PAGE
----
What exactly is zero trust in cybersecurity?

In cybersecurity, there is a buzzword I've seen some confusion about online recently. It's called zero trust, and though it sounds like vague corporate-ese at first, it actually represents a necessary approach to digital security.

Cyber threats are constantly evolving, and IT professionals need to be prepared for the worst at all times. Zero trust is a valid part of defense in depth and the principle of least privilege within a network or series of networks. But what exactly does that mean?

Well, historically, cyber professionals relied on perimeter defenses like firewalls to determine trust, assuming that everything inside the network was trustworthy. Zero trust challenges this notion by requiring strict identity verification for every user and device trying to access resources, regardless of their location.

You'll often hear the term “never trust, always verify” when talking about zero trust. Practically, this means that every user and device must authenticate their identity before accessing the resources on the network, ensuring that only authorized individuals can access sensitive data.

It also means users are granted the minimum level of access required to perform their tasks (the principle of least privilege I mentioned a second ago). This not only limits the potential damage that can be caused in case of a security breach, but it impedes insider threats from doing even more damage than would be possible otherwise.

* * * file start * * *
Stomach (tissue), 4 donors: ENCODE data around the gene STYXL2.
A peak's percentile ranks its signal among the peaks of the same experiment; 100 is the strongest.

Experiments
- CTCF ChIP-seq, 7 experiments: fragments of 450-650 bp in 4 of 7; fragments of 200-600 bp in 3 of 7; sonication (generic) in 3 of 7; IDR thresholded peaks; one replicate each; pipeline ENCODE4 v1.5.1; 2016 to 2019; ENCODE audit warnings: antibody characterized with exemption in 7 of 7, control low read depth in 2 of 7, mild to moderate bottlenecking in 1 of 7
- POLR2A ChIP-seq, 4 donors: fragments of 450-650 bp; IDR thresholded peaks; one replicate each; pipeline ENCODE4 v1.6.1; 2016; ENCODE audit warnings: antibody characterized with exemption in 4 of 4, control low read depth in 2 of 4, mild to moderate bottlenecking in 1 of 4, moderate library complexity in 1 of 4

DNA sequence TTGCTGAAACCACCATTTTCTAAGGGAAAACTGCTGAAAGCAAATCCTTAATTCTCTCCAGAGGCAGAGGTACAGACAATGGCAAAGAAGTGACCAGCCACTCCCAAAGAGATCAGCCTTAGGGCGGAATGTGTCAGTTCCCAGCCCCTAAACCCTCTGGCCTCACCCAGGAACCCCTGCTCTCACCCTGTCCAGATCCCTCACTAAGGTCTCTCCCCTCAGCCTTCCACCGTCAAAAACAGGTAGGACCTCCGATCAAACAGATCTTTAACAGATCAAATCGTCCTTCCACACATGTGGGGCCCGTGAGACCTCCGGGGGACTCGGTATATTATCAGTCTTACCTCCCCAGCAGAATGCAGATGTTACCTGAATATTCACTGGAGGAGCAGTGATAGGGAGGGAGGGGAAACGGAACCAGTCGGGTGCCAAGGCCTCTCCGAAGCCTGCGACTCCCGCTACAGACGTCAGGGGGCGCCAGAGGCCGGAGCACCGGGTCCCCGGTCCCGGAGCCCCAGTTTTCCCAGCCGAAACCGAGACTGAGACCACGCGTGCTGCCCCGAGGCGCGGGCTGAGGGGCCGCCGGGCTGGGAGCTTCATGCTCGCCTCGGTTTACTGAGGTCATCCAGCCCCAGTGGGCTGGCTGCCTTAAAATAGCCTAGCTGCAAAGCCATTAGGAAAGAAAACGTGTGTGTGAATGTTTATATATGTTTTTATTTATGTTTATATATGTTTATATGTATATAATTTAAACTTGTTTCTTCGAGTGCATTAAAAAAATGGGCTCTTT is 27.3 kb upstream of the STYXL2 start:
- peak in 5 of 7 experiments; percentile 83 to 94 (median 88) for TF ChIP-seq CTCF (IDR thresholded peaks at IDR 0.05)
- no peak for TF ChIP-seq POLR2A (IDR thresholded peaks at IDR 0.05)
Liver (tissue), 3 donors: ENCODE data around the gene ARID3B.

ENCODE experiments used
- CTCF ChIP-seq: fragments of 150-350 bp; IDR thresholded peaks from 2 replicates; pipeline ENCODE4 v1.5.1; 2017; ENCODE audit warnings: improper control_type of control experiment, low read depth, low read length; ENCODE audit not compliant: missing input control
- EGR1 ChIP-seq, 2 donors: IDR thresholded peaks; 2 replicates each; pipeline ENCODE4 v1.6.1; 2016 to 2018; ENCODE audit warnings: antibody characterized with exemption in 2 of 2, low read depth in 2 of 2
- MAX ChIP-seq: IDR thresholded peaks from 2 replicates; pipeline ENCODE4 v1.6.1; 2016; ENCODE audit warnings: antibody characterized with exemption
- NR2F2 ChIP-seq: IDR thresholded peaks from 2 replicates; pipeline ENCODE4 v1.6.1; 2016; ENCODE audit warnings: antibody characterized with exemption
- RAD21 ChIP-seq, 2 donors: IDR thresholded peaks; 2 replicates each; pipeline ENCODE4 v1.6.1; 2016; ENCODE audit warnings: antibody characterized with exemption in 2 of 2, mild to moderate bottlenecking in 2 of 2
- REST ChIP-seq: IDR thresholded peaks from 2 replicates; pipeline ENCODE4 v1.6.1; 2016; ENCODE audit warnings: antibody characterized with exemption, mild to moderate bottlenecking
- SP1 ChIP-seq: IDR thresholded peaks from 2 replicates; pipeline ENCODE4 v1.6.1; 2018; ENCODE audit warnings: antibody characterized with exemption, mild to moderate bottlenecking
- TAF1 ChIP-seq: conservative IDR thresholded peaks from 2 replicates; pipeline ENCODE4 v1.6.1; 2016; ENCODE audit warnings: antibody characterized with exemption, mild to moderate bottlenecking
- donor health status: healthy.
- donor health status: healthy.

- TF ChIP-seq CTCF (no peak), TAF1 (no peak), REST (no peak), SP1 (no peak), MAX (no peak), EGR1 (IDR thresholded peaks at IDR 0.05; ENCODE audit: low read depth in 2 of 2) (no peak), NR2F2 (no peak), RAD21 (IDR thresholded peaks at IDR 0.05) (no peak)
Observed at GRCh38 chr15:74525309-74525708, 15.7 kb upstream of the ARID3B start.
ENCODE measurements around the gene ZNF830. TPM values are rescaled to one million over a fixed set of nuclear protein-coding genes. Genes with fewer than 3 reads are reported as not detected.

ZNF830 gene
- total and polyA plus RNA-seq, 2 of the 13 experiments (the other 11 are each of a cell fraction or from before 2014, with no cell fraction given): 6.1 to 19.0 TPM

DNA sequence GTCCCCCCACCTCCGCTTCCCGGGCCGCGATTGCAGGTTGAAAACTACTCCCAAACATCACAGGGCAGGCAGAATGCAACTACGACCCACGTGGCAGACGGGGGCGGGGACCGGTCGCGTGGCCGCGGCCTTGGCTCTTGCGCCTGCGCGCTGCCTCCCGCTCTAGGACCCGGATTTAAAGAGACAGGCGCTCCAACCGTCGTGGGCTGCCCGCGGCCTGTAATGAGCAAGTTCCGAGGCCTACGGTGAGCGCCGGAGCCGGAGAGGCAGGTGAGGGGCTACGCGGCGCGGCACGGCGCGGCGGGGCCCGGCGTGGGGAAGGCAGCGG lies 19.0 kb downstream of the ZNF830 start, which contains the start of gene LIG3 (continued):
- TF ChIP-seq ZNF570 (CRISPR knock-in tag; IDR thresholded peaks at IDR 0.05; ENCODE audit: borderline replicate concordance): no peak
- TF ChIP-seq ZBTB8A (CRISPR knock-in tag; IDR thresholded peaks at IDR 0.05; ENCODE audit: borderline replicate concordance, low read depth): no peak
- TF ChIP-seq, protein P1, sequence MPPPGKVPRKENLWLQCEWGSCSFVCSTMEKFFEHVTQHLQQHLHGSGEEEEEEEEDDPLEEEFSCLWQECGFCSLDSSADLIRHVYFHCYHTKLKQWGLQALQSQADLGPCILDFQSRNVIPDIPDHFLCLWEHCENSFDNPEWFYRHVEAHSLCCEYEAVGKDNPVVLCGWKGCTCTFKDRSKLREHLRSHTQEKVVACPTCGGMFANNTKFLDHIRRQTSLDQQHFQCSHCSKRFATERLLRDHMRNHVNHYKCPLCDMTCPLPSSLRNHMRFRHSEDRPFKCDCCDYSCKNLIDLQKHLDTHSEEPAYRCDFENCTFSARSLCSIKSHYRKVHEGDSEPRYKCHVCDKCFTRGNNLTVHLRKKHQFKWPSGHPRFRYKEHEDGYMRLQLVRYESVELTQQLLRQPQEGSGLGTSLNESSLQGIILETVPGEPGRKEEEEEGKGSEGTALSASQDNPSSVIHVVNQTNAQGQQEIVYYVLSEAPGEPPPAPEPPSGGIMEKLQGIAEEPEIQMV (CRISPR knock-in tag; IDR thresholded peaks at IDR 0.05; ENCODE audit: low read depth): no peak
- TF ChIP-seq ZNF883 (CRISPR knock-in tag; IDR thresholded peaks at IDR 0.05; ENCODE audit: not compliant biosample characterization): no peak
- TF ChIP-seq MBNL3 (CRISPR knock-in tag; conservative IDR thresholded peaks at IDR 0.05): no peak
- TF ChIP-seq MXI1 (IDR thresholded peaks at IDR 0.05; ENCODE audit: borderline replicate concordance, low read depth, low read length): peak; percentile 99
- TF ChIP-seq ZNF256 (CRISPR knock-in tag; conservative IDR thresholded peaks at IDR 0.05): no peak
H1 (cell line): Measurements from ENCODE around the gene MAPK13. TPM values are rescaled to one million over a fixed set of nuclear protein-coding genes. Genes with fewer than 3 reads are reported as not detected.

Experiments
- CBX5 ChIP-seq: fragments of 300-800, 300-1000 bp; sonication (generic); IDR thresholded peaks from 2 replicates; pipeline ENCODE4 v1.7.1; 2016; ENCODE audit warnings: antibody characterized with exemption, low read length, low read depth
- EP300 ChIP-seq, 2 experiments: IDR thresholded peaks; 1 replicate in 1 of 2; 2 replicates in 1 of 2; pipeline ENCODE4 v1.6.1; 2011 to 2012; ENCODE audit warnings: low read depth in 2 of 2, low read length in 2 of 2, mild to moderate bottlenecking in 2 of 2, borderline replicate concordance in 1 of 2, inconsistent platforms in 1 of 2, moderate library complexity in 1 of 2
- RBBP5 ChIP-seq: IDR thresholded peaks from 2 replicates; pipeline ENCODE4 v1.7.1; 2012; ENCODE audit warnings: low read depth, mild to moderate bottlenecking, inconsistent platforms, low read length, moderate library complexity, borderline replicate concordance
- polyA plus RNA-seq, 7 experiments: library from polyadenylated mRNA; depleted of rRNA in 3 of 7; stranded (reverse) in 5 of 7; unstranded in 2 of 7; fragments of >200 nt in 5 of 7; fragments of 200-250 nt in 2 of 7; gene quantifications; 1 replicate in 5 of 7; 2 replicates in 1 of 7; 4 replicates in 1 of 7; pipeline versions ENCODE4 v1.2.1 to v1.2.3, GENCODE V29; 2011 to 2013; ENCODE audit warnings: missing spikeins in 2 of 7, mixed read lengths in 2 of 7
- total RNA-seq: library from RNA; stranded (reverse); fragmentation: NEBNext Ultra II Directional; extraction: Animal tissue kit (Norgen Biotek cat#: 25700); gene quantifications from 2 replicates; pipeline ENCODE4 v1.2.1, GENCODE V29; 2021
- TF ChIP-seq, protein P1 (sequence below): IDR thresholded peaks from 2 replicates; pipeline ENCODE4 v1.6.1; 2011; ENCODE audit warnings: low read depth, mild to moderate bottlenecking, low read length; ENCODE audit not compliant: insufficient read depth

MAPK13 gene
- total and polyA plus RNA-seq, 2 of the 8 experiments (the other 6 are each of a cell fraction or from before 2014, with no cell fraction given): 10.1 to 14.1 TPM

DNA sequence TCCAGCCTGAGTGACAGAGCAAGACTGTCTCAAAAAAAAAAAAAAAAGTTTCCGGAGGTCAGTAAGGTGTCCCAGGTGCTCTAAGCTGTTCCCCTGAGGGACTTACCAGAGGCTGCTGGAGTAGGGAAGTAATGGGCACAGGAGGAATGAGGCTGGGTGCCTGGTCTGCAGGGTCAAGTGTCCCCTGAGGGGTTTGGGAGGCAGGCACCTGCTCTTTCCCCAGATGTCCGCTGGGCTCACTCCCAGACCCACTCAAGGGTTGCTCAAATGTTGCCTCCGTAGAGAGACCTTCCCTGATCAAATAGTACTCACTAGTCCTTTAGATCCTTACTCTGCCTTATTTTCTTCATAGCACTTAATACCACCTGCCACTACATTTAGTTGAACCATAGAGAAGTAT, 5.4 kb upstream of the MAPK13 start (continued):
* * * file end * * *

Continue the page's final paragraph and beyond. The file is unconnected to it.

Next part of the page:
Zero trust also makes it harder for attackers to move laterally within a network by implementing network segmentation. This divides larger networks up into smaller pieces, isolating each segment, and protecting them from threats in other segments.

Effectively implementing these steps is not a set it and forget it kind of thing either. Zero trust requires continuous monitoring of user and device behavior to detect anomalies or suspicious activities that may indicate security threats. Proper implementation takes the “never trust” part to the extreme.

In other words, zero trust means that organizations don't blindly trust their employees and internal networks. Threats can come from anywhere, including within, and implementing various controls to mitigate these risks can significantly enhance an organization's security posture and enable them to better protect all constituents involved.

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